February 18

What was advertised in a colonial American newspaper 250 years ago today?

New-York Journal (February 18, 1773).

“With many other articles too numerous for an advertisement.”

Samuel Deall sold a variety of merchandise at his shop on Broad Street in New York in 1773.  In an advertisement in the February 18 edition of the New-York Journal, he listed only some of his wares, informing prospective customers that he carried “a large assortment of haberdashery and hosiery of all sort,” “Gentlemen and Ladies gloves of all sorts,” “gilt, bordered and plain message cards,” “Bayley’s boxes of improved soap with brushes for shaving,” “fine tooth brushes,” and “the fine new invented Cakes for shining liquid blacking for shoes and boots.”  The merchant listed a variety of other items and concluded by noting that he stocked “many other articles too numerous for an advertisement.”

In adopting that means of suggesting that he offered a wide array of choices to consumers, Deall deployed a strategy popular among merchants and shopkeepers.  Elsewhere in that issue of the New-York Journal, several other advertisers published short catalogs of their merchandise and added that space did not permit them to go into even greater detail.  For instance, Robert G. Livingston, Jr., stated that he sold “Sundry other goods in the store way, too tedious to mention.”  Similarly, Wigglesworth, Kent, and Company concluded their litany of goods with a promise that they had “many other Articles too tedious to enumerate.”  William Wikoff once again placed his advertisement that enticed consumers with “many more articles, too tedious to insert” in the newspaper.  Gerardus Duycknick ended his advertisement for his Universal Store, so named because he supposedly stocked everything, with a note about “a Variety of other Articles … too tedious to mention.”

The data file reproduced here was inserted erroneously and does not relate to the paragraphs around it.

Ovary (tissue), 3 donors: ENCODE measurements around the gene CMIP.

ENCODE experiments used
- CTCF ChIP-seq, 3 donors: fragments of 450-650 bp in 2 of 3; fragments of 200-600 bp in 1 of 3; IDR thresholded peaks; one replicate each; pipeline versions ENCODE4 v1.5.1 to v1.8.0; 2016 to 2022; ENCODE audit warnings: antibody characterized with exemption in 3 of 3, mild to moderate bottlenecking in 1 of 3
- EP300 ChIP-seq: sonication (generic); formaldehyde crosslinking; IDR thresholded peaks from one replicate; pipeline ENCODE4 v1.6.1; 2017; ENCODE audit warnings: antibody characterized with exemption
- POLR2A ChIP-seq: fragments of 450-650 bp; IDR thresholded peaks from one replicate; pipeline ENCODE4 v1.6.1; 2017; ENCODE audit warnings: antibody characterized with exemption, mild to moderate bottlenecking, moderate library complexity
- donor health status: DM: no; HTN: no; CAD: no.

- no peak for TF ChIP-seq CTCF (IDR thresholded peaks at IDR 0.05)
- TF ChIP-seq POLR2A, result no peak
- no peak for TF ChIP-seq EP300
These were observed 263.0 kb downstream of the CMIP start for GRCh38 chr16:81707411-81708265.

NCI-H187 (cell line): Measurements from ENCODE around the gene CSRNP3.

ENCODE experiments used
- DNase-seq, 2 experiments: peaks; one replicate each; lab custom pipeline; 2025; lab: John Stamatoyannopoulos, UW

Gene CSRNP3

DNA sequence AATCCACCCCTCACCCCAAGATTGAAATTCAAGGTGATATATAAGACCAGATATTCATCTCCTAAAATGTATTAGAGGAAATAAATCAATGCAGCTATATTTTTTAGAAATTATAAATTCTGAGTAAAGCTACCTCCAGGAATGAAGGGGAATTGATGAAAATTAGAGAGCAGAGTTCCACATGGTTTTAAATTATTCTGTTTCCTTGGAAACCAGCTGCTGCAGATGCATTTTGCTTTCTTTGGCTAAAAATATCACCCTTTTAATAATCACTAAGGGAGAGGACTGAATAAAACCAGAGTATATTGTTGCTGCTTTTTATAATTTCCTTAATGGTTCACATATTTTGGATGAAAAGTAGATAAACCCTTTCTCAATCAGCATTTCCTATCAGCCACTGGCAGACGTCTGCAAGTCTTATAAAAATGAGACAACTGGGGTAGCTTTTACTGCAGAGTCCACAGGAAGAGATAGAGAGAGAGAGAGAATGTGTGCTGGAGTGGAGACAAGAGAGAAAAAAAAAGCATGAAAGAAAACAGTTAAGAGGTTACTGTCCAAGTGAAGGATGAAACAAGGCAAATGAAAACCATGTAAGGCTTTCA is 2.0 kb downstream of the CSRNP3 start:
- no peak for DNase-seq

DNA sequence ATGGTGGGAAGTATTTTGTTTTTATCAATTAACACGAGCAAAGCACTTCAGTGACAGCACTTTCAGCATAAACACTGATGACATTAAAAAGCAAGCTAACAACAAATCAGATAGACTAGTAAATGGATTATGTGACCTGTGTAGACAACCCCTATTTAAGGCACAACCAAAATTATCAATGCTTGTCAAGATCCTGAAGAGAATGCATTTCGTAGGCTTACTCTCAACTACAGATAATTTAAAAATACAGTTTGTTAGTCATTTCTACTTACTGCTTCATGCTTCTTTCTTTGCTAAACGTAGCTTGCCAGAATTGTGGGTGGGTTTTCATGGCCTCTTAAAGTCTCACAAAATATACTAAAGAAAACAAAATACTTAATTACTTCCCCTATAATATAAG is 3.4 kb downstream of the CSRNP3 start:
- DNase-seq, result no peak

Each of these advertisers used lists of goods to demonstrate some of the choices they made available to customers.  To enhance those lists, each also suggested that going into greater detail in a newspaper advertisement was neither practical nor entertaining.  Instead, they implied that prospective would have more satisfying and enjoyable experiences by visiting their stores, browsing their merchandise, and seeing for themselves the many choices that might suit their tastes and budgets.  As colonizers participated in a transatlantic consumer revolution in the eighteenth century, offering choices became one of the most popular marketing strategies deployed by merchants and shopkeepers.

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